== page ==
Like many of you, I was researching various masks to make for my friends and family and wanted one that could be made quickly, had a nice fit around the nose, and provided an option for a replaceable filter to provide a little more protection for myself and others nearby. So I fired up my sewing machine and started experimenting!
I finally came up with a mask that I was happy with, so I thought I'd share it.
These are not meant to replace the N95 masks worn by healthcare workers — they're designed to be an alternative to the simple cotton masks that many people are making and wearing for quick trips to the grocery store.
This mask can be quickly made from a single piece of fabric using either elastic ear bands or fabric tie strips. It is made to cover a cough or sneeze and will protect against the spread of germs.
Front of mask with fitted nose piece
Back of mask with filter insert
Getting started: With right sides of fabric facing, fold the short side of the fabric in half and match your corners. Sew a ⅜” seam along either edge of your fabric, leaving a 3” center opening. Iron the seam open.
Making the filter opening: Sew along either side of the seam to stabilize the fabric. With the mask inside out and your seam to the left side of you (adult, about 2” or child, about 1” from the edge of the mask), press the entire mask into place with an iron.
Attaching ear straps: Take one elastic and pin to the inside of the short edge of the mask, one pin close to the top and one pin close to the bottom, making sure the elastic is flat and not twisted. Repeat once more for the other elastic. Sew along the left and right sides of your mask in order to fasten your elastic in place. Make sure to back stitch over the elastic in order to provide durability.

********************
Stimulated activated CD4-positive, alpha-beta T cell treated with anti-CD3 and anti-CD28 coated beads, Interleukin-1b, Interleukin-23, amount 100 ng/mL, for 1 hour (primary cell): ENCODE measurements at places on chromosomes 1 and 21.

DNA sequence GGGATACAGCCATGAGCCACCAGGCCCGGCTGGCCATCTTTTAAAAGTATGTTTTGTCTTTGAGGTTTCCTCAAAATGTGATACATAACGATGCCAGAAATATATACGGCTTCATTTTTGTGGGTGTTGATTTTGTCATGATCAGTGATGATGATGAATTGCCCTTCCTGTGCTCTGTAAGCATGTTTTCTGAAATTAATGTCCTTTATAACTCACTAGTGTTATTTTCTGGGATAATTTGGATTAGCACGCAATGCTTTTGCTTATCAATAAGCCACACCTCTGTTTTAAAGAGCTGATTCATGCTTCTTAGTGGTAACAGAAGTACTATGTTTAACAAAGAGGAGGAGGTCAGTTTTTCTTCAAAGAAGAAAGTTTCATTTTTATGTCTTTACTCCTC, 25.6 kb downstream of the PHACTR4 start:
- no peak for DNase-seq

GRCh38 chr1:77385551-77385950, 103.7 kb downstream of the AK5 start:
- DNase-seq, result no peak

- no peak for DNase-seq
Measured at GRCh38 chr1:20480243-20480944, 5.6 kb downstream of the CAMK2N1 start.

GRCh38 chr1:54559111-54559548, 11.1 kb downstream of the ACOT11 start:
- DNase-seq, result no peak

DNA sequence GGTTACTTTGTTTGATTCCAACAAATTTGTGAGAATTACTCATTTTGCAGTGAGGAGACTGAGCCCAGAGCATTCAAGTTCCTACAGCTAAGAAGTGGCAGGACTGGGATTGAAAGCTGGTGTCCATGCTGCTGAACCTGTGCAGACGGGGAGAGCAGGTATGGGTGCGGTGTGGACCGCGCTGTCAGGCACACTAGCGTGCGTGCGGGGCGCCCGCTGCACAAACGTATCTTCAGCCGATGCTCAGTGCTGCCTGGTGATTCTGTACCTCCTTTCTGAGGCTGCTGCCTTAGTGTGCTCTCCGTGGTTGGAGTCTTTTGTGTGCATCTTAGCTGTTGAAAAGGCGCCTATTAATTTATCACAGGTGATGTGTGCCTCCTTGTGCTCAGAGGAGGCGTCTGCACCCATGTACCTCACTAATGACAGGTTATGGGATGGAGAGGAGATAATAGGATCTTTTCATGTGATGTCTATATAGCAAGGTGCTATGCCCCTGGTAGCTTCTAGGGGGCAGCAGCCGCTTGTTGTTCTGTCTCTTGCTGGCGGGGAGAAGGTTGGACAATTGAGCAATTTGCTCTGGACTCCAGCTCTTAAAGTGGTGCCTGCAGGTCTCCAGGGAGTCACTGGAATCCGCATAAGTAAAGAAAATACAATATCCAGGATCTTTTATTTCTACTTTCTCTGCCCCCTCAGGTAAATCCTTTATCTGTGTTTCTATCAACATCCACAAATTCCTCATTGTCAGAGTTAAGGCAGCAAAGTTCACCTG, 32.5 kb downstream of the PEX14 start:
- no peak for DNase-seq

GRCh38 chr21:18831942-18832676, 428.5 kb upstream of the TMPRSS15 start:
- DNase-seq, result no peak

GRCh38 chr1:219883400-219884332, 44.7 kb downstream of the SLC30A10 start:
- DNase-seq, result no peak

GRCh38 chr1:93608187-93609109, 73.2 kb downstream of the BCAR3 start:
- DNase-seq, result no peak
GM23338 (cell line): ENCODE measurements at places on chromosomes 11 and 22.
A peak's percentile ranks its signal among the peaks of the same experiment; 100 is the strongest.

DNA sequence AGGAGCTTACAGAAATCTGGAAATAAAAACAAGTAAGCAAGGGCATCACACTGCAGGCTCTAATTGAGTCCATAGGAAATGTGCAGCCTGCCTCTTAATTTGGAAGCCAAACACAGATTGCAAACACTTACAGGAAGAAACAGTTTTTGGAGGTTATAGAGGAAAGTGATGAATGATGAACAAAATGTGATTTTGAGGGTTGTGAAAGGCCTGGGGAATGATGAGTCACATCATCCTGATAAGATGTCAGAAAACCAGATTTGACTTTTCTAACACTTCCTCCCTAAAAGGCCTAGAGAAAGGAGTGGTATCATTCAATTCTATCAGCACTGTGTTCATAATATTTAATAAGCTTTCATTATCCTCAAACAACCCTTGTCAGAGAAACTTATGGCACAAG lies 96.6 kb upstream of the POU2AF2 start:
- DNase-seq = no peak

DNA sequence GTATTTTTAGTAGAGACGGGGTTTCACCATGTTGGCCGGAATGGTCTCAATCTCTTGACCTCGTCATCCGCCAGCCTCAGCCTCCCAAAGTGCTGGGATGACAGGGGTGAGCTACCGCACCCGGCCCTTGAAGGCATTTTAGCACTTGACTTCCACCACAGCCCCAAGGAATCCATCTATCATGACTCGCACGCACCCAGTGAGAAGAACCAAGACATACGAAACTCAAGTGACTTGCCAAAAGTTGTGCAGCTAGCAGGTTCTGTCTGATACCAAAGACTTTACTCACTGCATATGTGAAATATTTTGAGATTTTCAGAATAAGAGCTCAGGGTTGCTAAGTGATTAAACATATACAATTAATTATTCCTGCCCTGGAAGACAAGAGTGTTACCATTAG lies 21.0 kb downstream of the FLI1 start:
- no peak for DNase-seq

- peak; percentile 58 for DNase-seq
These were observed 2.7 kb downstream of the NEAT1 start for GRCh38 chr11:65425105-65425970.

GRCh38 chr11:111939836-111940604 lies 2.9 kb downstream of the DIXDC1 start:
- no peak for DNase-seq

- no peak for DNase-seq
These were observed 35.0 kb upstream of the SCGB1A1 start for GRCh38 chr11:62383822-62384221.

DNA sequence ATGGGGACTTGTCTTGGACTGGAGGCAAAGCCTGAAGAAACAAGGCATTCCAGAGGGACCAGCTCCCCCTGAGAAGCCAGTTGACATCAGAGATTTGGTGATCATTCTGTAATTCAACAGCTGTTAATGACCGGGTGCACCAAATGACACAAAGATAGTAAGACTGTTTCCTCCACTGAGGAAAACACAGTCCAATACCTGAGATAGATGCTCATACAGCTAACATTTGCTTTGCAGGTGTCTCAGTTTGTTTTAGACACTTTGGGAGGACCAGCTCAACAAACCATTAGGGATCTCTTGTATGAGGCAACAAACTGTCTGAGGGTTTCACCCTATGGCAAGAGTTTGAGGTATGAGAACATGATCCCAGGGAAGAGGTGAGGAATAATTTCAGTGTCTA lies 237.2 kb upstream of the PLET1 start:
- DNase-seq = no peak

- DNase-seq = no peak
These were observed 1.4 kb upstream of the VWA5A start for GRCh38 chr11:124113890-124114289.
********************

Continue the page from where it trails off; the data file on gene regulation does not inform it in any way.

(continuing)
Making pleats: Turn the mask to the right side and press in place.Fold 3 matching pleats on either side of your mask and pin in place. Iron pleats in place and sew a ⅜” seam around your entire mask, making sure to back stitch in every corner.
Noseband casing: Fold mask in half and mark center with pin. Mark a 3” seam at the top center of your mask. Sew a 3” seam ½” from the top edge of your mask to create the noseband casing. Insert noseband wire through the filter opening and slide wire snuggly into the noseband casing.
Your mask is now complete!
Since this is all new and we are trying to find materials that are effective but also safe while leaving the N95 masks for health care providers and other First Responders. A study performed at Cambridge University during the H1N1 flu pandemic concluded that the vacuum bags were one of the top materials to use as a DIY surgical mask. The filtration and material of the bags helped capture the harmful airborne pathogens and provided some protection to the users wearing the mask made of vacuum bags however they are still not recommended to stop viruses.
Here's an article we found with information on the use of shop towels to add additional filtration to your masks.
The key point is that these masks primarily help keep you from spreading any germs to others since so many people may be asymptomatic and may still shedding the virus unknowingly. The best thing is of course to stay home and practice social distancing to avoid any additional contact while we get through this medical crisis.
Take care, and be safe.
Learn two techniques for making your sweaters look professional: using backing buttons and adding a phony seam. All sweater knitters should have these skills in their toolbox.
Kelley practiced them on a baby sweater, the Latte Coat by Lisa Chemery. Chidrens' sweaters are wonderful learning tools if you're a beginning sweater knitter, because you can try complex skills on a small scale.
Kelley just finished a pair of Skimmer Socks by Sheila Toy Strombetzg. These are great when you don't want your socks to show very much, because they're almost invisible under your shoes. I especially love this style because I'm a clog wearer, and these come up lower on the top of the foot, so they don't show. Yay!
These and the Turkish Bed Socks are my favorite knit sock patterns to wear with clogs.